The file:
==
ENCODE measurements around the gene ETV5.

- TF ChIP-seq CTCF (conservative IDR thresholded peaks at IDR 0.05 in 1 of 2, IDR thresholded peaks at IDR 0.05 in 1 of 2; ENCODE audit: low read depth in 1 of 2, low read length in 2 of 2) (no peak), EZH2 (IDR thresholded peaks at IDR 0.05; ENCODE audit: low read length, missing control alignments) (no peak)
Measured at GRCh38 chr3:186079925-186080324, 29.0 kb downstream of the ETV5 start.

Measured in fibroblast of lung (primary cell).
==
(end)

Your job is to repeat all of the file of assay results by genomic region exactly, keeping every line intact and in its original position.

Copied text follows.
ENCODE measurements around the gene ETV5.

- TF ChIP-seq CTCF (conservative IDR thresholded peaks at IDR 0.05 in 1 of 2, IDR thresholded peaks at IDR 0.05 in 1 of 2; ENCODE audit: low read depth in 1 of 2, low read length in 2 of 2) (no peak), EZH2 (IDR thresholded peaks at IDR 0.05; ENCODE audit: low read length, missing control alignments) (no peak)
Measured at GRCh38 chr3:186079925-186080324, 29.0 kb downstream of the ETV5 start.

Measured in fibroblast of lung (primary cell).